The life of a user is not the only thing that is ruined as soon as addiction has been developed---the life of the family may also be destroyed as they are either hurt physically and emotionally by the user. Drugs or alcohol may be likened to a director who calls out how the actors and actresses (the users) should act, and most of the time, the actions are negative and destructive. The behavior of the user not only results to self destruction but also negatively affects the actions, feelings and thoughts of the people around the user, most especially the family.

Life for the person’s (the one who does substance abuse or is a slave to alcoholism) family will never be normal. This is because users behave in the manner that will most of the time hurt their family. The change in the user’s behavior, e.g. from being a meek child, has become a violent child, often cause the family members to have difficulty in adapting, thus resulting to their own emotional and psychological problems. Now, even the family members are being controlled by the user’s addiction. The most common feelings that family members would experience would be guilt, sometimes blaming themselves for the user’s dependency on drugs, disappointment, fear of whatever the user might do, and a lot more.

The best resort of family members would be to first learn all there is to know about substance abuse as well as alcoholism. As soon as they have an understanding of those subjects, they will be able to start helping the users as well as themselves on the way to recovery. Family members can do their research through the Internet with a lot of online resources available such as sober forums, the Sober Sources network, etc. They also need to learn first how it works in rehabilitation and treatment centers before making a decision of letting the user undergo rehabilitation.

Learning about counseling treatment options will also be a good idea as the user will be needing all the support that he or she could get. As soon as the user has attained sobriety, lapses could be avoided through the mutual support groups as well as self-help resources that gives support continuously for the users to live a drug free life with consistency. These groups support the addict in making lifestyle changes, such as establishing new, drug-free friends and activities, necessary to maintaining abstinence. There are also communities that will help the family members and the loved ones cope from the effects of having an addict within the family.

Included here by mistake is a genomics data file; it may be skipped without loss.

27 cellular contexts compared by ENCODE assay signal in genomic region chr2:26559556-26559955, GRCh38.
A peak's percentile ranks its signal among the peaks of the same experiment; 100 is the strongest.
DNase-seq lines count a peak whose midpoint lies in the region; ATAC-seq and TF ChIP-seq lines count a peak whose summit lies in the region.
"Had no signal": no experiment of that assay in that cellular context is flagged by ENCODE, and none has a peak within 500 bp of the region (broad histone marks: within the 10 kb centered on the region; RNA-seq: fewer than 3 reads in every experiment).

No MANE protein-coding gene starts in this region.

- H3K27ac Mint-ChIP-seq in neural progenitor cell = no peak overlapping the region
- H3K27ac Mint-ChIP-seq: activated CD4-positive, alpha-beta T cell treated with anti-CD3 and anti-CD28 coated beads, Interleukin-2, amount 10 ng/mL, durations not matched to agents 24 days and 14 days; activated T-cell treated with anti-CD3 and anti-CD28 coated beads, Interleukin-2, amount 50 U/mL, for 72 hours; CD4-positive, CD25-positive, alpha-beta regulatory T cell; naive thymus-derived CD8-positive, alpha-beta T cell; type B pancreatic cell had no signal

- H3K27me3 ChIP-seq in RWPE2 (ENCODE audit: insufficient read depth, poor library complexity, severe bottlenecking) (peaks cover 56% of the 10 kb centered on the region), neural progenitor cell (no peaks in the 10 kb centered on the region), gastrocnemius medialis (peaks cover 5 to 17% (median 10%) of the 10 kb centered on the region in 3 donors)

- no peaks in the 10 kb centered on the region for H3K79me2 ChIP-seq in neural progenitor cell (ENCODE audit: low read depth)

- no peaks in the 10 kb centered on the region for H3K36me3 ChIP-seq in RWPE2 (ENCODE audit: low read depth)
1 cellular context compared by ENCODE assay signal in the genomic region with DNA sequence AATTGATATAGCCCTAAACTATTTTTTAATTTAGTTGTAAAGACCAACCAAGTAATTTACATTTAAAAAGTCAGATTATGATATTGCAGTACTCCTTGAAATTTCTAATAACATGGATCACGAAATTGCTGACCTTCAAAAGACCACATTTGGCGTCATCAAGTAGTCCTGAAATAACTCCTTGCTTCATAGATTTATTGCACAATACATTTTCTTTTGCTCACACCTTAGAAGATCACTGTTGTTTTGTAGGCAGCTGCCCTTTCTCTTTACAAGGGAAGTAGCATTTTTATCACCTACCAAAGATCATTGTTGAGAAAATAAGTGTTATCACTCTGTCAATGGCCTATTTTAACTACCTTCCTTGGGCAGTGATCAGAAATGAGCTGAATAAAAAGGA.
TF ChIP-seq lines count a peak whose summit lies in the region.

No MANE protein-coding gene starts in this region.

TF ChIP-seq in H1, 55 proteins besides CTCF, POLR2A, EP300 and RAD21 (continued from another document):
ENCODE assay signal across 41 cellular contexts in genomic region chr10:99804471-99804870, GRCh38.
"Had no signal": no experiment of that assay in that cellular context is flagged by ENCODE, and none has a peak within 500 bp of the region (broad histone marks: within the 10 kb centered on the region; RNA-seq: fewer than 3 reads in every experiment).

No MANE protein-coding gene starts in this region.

Monday, April 21, 2008

Medicare Plans Affected by Rising Drug Costs

Employers and patients in corporate health plans are not the only ones affected by the soaring prices of specialty drugs. Enrollees in Medicare drug plans are also feeling the pressure.

Many leading pharmacy benefit managers and drug insurers that oversee employer plans also offer coverage through the Medicare Part D drug insurance program, and so are profiting from federal spending on specialty drugs and from Medicare patients’ own high out-of-pocket co-payments.

Driven in part by specialty drugs, the prices of medicines heavily used by the elderly have risen more than 24 percent since June 2006, two senior health economists at Harvard reported in January in the policy journal Health Affairs.

In that article the economists, Richard G. Frank and Joseph E. Newhouse, said single-source unique drugs have the potential to present “important new pressures on the federal budget.”

Many Part D plans segregate specialty drugs in a special tier, where a Medicare enrollee pays 25 to 33 percent of the price, according to Jack Hoadley, a research professor at Georgetown University. At that rate, patients quickly reach the $5,726 cap on out-of-pocket spending, after which the patient pays only 5 percent. From that point, the drug plan sponsor pays 15 percent, while Medicare pays 80 percent of the cost.

The trend, the Frank-Newhouse article said, bodes ill for “the worrisome future financial health of Medicare.”


Saturday, April 19, 2008

Treatment Centers

Most addicted people need help to find a way to live clean, sober lives. Treatment Centers, therapists and specialists are often the last stop in the vicious cycle that is substance addiction. When alcoholism and drug addiction become part of your daily life - be it yourself, a friend or a family member - opportunities for happiness, life, prosperity and peace of mind can vanish in the blink of an eye.

Many individuals will not seek treatment for various reasons. It has been our experience that 'active' addicts and alcoholics, as well as people afflicted with different addictions or conditions, can sometimes lose the ability to reason. A therapist or specialist for a specific illness or addiction issue, or a full-fledged residential treatment center can and will help. You, or your loved one, can find it here at
Treatment Centers.com

Wednesday, April 16, 2008

Middle Age Drinking Linked to Alzheimer's

Researchers found an apparent link between heavy drinking or heavy smoking by people in their 40s and the development of Alzheimer's disease decades later, Health Day News reported April 16.